The Audit, Risk Management and Compliance Committee has responsibility for audit and compliance oversight, and is accountable for internal audit procedures providing a systematic approach to risk management in all of the Party’s activities. The Committee ensures that the Labour Party’s financial activities are within the law, and that an effective system of internal control is maintained.

Chair: George Howarth MP

Organisation CommitteeEdit

The Organisation Committee is responsible for party rules and constitution; ensuring parties are operating effectively throughout the country to the highest standards and has overall responsibility for membership, investigations, selections, Conferences, electoral law, boundaries strategy and internal elections.

Chair: Jim Kennedy (Unite)

Disputes PanelEdit

The NEC Disputes Panel is a panel of the NEC Organisation Committee which hears membership appeals; re-admission applications; party disputes and conciliation; minor investigations and local government appeals where referred to the NEC. It operates in a quasi-judicial fashion, conducting hearings and interviews around the country where necessary.

Chair: Claudia Webbe


As of Annual Conference 2017, the NEC has 38 members elected from the following constituencies:

In addition, the Chief Whip of the Labour Party (currently Nick Brown MP) and the Chair of the Parliamentary Labour Party (currently John Cryer MP) attend ex officio without a vote.

The General Secretary of the Labour Party acts as the non-voting secretary to the NEC.

Current membersEdit

As of 13 November 2020[5]
Leader of the Labour Party
Deputy Leader of the Labour Party
Opposition Front Bench
Chair of Young Labour
  • Jess Barnard
Youth Member Representative
  • Lara McNeil
Disabled Members Representative
  • Ellen Morrison
Trade Unions
Socialist Societies and BAME Labour
Labour Councillors
Scottish Labour and Welsh Labour

Chair of the National Executive CommitteeEdit

The chair of the party is elected by the NEC from among its own members, and holds office for a calendar year, chairing both NEC meetings and national party conferences.

The name of this post has become confused since 2001 when Labour Party leader Tony Blair appointed Charles Clarke to the courtesy position of Chair of the Labour Party without the NEC or the national conference authorising such a position.[9] The office's name remains "chair of the party" in the Labour Party Constitution, but elsewhere the party presents the position as "Chair of the NEC".[10] Prior to 2001 the position was called "Chair of the Labour Party", and before that "Chairman of the Labour Party".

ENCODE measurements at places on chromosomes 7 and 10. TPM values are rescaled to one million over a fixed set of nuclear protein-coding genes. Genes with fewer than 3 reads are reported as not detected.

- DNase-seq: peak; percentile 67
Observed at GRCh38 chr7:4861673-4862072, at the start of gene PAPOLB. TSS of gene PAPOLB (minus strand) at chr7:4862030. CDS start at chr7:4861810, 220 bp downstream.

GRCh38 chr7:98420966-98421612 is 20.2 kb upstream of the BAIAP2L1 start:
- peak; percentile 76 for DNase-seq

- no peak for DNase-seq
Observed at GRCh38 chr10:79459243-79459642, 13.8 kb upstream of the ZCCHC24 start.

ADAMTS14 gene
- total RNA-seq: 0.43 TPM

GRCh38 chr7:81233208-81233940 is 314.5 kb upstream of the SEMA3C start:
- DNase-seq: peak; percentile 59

List of Chairs of the Labour Party National Executive CommitteeEdit

Chairmen of the Annual Conference of the Labour Representation Committee[11]

1900: William Charles Steadman MP
1901: John Hodge
1902: William John Davis
1903: Joseph Nicholas Bell
1904: John Hodge
1905: Arthur Henderson MP

Chairmen of the National Executive Committee of the Labour Representation Committee[12]

1900: William Charles Steadman MP
1901: Allan Gee
1902: Richard Bell MP
1903: John Hodge
1904: David J. Shackleton
1905: Arthur Henderson MP

Chairmen of the Annual Conference of the Labour Party[13][14]

1906: Arthur Henderson MP
1907: J. J. Stephenson
1908: Walter Hudson MP
1909: John Robert Clynes MP
1910: Keir Hardie MP
1911: William Cornforth Robinson
1912: Ben Turner
1913: George Henry Roberts MP
1914: Tom Fox
1915: No conference held
1916: William Crawford Anderson MP
1917: George Wardle MP (acting)
1917–18: W. F. Purdy
1918–19: John McGurk
1919–20: William Harold Hutchinson
1920–21: Alexander Gordon Cameron
1921–22: Fred Jowett MP
1922–23: Sidney Webb MP
1923–24: Ramsay MacDonald MP
1924–25: Charlie Cramp
1925–26: Robert Williams
1926–27: Frederick Roberts MP[15]
1927–28: George Lansbury MP
1928–29: Herbert Morrison MP
1929–30: Susan Lawrence MP
1930–31: Stanley Hirst
1931–32: George Lathan MP
1932–33: Joseph Compton